This week the S&P 500 hit another all-time high, marking five straight weeks of gains.
Even with stock prices at all-time highs, why are the ultra-wealthy (ultra-high-net-worth investors with liquid investable assets of $5 million or more) selling off their stock and bond positions while mainstream investors are going the other way and rushing in?
It’s because the wealthy and institutions are gearing up for a recession in 2020.
A slew of traditional recession indicators has shown up this year that have given these sophisticated investors pause:
- Inverted yield curve
- Weakening of the manufacturing and housing sectors
- Record income inequality
Add to that list geopolitical unrest, impeachment, and trade wars, and the ultra-wealthy have good reason to be concerned and have already adjusted their investing habits to prepare for 2020.
If history has taught us anything, it’s that mainstream investors usually lag the ultra-wealthy in investment trends.
If we want to know what mainstream investors are going to do in 2020, we only need to look at what the wealthy are doing now in 2019.
Currently it’s no secret, that the wealthy are anticipating a recession in 2020. According to a Campden Wealth Research survey of 360 ultra-wealthy UBS clients, 55% of family offices anticipate a recession in 2020.
The members of exclusive investment club Tiger 21 have latched onto the recession sentiment and have already taken steps to prepare for 2020. For background, Tiger 21 includes the wealthiest of the ultra-wealthy and counts more than 700 members among its ranks worldwide. Each pays $30,000 per year and must have $10 million in liquid assets for access to this exclusive peer group. Collectively, they manage assets worth more than $70 billion.
So what steps have the members of Tiger 21 taken to prepare? According to Michael Sonnenfeldt, founder of Tiger 21, its members are increasing their cash holdings and reducing their equity exposure.
The question is:
- Why are the members of Tiger 21 shedding stocks?
- Where are they diverting funds?
- Why are they hoarding cash?
One obvious answer to why the ultra-wealthy are shedding stocks is volatility, but there are other reasons. The truth is they’ve been shedding stocks for some time now – preferring other vehicles for generating recession-proof above-market returns (so-called alpha).
Also, many of the ultra-wealthy don’t feel corporations have shareholders in their best interest any longer – supplanting priority of shareholder return with social causes.
To that point, in August of this year, the Business Roundtable, a group of chief executive officers from major U.S. corporations, issued a statement offering a new definition of the “purpose of a corporation.” According to the new definition of the “purpose of a corporation,” serving the shareholders and maximizing profits were no longer the top priorities. That age-old notion has now given way to more social-centric purposes.
So, where are the ultra-wealthy diverting their funds? Alternatives.
According to Mark Wiseman, the global head of equities at Blackrock, Inc., one of the world’s largest investment management firms with $6.9 trillion in assets under management, 50% of Blackrock institutional investors are actively reallocating their assets from public to private markets. “We’ve never seen numbers like these before,” said Wiseman.
The ultra-wealthy and institutions are turning to alternatives in the private markets.
This move is consistent with a recent survey of financial advisors to wealthy and institutional investors conducted for Blackstone by InvestmentNews Research. They found that 83% of their clients were interested in alternatives, with average allocations to alternatives expected to rise from 10% to 14% of client portfolios within the next three years.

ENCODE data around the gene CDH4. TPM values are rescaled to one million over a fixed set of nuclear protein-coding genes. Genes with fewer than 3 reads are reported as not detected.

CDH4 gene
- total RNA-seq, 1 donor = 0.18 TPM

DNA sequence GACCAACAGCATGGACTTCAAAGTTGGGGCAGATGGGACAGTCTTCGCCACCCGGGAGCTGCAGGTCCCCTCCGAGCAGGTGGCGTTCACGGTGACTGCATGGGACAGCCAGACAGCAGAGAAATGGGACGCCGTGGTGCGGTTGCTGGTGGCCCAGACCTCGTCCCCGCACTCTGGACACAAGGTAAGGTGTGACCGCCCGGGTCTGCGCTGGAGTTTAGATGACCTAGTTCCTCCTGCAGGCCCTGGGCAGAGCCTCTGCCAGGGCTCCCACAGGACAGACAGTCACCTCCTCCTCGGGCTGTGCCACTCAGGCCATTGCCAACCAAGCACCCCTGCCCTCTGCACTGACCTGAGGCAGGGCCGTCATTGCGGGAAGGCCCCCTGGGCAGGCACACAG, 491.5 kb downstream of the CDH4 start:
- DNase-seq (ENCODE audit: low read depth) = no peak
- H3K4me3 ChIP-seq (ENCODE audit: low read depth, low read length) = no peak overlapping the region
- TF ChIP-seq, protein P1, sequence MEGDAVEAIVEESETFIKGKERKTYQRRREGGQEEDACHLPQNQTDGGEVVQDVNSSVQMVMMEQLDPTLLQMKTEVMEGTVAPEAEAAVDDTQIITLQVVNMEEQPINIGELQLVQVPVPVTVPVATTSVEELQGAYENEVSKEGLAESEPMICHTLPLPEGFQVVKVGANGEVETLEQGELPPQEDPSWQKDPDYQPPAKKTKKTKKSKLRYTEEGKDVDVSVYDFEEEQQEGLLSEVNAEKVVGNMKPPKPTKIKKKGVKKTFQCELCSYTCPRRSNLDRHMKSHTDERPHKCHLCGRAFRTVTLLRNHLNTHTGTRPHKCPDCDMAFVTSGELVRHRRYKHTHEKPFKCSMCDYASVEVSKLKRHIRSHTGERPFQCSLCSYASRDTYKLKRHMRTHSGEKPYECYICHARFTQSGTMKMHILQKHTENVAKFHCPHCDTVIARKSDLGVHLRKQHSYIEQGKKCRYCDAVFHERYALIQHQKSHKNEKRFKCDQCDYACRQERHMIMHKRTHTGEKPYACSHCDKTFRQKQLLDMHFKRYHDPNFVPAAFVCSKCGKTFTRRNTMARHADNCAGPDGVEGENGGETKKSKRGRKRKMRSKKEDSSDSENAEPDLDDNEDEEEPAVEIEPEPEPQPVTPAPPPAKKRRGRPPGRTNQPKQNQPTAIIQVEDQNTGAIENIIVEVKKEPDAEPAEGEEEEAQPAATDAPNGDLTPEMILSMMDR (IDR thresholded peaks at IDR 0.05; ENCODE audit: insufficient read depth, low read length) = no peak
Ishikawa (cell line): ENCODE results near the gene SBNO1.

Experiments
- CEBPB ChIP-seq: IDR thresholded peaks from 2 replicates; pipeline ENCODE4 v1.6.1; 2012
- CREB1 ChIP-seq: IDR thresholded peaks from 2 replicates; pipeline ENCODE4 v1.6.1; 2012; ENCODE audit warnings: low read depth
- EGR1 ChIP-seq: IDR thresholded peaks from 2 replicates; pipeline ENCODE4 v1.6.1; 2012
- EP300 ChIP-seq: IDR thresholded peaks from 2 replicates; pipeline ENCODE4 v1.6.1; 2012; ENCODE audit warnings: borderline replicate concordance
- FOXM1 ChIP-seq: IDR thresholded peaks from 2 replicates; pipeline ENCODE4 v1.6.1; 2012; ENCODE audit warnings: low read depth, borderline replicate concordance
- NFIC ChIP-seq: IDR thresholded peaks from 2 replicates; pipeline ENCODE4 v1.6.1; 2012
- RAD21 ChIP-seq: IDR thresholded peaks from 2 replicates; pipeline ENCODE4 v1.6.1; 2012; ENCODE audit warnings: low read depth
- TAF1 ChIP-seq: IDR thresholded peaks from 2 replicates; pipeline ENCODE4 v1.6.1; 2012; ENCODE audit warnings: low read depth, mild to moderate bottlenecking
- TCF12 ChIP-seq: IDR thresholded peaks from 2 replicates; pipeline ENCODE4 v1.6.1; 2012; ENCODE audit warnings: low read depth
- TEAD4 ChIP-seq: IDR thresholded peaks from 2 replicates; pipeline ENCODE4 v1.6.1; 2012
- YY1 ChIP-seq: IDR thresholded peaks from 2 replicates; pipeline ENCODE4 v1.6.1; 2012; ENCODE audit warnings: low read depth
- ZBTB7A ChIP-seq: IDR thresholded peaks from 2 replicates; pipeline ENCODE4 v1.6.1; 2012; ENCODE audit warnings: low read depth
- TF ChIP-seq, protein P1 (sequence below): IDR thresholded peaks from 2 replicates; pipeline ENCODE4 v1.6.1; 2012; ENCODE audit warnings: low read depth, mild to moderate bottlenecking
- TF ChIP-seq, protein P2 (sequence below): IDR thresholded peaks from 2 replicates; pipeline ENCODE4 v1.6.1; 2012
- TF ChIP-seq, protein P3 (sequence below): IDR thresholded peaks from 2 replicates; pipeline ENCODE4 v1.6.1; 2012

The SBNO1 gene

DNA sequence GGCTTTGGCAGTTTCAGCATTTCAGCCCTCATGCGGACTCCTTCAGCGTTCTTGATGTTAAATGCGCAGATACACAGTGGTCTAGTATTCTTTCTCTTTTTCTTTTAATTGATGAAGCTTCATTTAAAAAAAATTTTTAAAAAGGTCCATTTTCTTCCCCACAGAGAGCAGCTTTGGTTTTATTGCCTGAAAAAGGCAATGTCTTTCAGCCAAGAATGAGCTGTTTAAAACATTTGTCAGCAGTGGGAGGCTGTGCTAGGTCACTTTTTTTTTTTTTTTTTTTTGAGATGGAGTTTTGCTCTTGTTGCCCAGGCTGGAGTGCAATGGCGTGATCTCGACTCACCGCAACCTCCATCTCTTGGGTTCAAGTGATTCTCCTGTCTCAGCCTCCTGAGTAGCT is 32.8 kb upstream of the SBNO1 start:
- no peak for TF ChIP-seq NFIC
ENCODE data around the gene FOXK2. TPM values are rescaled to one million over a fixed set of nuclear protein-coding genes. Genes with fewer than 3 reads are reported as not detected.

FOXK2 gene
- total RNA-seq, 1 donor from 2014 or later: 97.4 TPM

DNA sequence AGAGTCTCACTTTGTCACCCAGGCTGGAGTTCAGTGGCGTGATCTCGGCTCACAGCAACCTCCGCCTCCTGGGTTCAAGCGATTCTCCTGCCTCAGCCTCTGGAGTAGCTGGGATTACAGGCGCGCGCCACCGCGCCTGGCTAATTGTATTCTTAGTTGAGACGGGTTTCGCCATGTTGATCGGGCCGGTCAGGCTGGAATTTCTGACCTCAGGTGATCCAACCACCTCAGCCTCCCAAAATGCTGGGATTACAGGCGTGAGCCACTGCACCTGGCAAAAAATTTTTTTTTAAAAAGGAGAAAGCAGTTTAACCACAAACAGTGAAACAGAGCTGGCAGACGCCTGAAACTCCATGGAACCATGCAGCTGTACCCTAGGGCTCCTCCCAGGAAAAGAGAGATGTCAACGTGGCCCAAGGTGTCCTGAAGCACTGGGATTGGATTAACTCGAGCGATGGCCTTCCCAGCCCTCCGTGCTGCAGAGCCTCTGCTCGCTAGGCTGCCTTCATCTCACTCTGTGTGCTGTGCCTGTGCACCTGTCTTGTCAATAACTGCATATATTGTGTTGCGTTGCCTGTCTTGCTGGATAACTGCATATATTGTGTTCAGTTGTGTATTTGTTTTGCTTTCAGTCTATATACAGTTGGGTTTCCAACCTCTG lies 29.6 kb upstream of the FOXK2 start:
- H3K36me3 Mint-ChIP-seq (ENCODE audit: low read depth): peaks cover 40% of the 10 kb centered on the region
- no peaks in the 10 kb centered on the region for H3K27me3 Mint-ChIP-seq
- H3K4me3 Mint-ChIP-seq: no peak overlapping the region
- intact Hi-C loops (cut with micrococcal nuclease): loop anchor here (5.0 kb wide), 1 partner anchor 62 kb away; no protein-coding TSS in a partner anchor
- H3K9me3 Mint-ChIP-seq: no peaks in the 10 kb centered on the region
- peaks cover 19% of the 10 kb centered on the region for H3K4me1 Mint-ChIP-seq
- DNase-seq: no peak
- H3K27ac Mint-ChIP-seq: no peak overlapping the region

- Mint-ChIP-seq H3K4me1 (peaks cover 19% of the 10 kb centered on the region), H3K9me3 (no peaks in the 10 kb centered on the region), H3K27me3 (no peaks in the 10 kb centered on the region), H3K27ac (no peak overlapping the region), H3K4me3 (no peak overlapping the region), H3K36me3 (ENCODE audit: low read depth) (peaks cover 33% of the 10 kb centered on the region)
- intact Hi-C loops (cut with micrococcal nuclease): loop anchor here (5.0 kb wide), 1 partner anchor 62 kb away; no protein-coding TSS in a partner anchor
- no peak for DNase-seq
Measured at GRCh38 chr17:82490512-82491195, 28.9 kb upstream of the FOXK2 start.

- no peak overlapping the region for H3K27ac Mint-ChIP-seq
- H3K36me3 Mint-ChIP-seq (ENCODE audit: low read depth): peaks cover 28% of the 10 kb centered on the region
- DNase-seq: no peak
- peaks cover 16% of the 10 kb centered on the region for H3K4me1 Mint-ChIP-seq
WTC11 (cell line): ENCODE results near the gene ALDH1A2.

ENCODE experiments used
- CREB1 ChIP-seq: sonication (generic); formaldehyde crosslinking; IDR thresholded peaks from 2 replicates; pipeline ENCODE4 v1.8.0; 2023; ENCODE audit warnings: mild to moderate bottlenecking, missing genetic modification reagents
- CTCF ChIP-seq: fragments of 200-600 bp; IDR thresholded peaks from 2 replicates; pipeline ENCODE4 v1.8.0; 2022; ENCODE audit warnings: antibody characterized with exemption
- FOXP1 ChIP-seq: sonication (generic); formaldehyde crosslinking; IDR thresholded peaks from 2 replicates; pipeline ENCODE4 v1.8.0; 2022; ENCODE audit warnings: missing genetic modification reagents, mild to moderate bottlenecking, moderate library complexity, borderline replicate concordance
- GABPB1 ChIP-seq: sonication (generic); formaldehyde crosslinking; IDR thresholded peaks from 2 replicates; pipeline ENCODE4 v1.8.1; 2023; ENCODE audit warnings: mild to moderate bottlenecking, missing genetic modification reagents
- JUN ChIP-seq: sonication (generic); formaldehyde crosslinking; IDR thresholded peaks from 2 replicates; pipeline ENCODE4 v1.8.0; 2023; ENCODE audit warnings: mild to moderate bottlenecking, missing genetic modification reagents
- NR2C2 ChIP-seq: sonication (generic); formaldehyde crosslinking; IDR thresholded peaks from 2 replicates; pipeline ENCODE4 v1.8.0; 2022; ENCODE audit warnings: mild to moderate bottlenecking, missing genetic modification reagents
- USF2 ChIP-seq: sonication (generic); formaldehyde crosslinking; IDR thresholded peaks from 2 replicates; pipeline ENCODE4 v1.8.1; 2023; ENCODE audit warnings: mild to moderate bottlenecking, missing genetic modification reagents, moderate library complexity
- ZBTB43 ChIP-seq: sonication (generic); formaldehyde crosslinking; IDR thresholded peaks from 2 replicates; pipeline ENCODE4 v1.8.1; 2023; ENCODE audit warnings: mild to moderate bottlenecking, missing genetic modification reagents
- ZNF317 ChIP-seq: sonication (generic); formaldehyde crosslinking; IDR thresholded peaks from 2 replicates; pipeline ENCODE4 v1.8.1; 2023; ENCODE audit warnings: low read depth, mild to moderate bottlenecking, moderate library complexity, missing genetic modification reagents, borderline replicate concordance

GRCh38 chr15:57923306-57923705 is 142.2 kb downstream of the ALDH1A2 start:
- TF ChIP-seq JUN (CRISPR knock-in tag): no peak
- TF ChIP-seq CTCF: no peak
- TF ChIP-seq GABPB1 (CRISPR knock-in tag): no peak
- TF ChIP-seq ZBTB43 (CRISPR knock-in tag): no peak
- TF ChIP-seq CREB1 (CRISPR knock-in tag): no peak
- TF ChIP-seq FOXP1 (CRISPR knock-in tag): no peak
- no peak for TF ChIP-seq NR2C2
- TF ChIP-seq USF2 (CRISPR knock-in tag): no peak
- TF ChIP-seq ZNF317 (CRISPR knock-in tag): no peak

Interestingly, the bigger the client’s portfolio, the higher their projected allocation to alternatives in 2020. Clients with $250 million and up in assets are expected to allocate 41.5% of their portfolio to alternatives in 2020, while those with $50 million or less are expected to allocate 32%.
It’s the chicken and egg scenario. What came first? Are these clients wealthy because they allocate a higher percentage of their portfolio to alternatives, or are they investing in alternatives after becoming wealthy? The answer doesn’t matter because the bottom line is alternatives are essential for maintaining and growing wealth.
What type of alternatives are the wealthy interested in?
In 2019, the wealthy have expanded their short-term investment timeframes to a 10- to 15-year timeframe. That means they’re interested in something with long-term growth with consistent cash flow backed by hard assets.
That’s why they’re interested in commercial real estate and, surprisingly, cannabis – specifically in the real estate side of cannabis. Explaining the wealthy’s interest in the real estate side of cannabis, Michael Sonnenfeldt reiterated, “sometimes it owns the land that cannabis is grown on, sometimes it owns the real estate where there are factories.
As to the final question as to why the wealthy are hoarding cash, it ties right in with where they’re diverting their assets. The wealthy are hoarding cash for bargain hunting. When you know what hits the fan, the wealthy will be there to scoop up bargains with a keen interest in recession-resistant, income-producing assets.
If the investing habits of the wealthy in 2019 are anything to go by – and they’ve been reliable indicators in the past- the investment trends in 2020 of the mainstream investor should look something like this:
- Sell off of stocks
- Sell off bonds
- Reallocation to alternatives in private markets
- Reallocation to stable, income investments with long-term appreciation backed by hard assets
Learn more about investing in Alternative Assets here.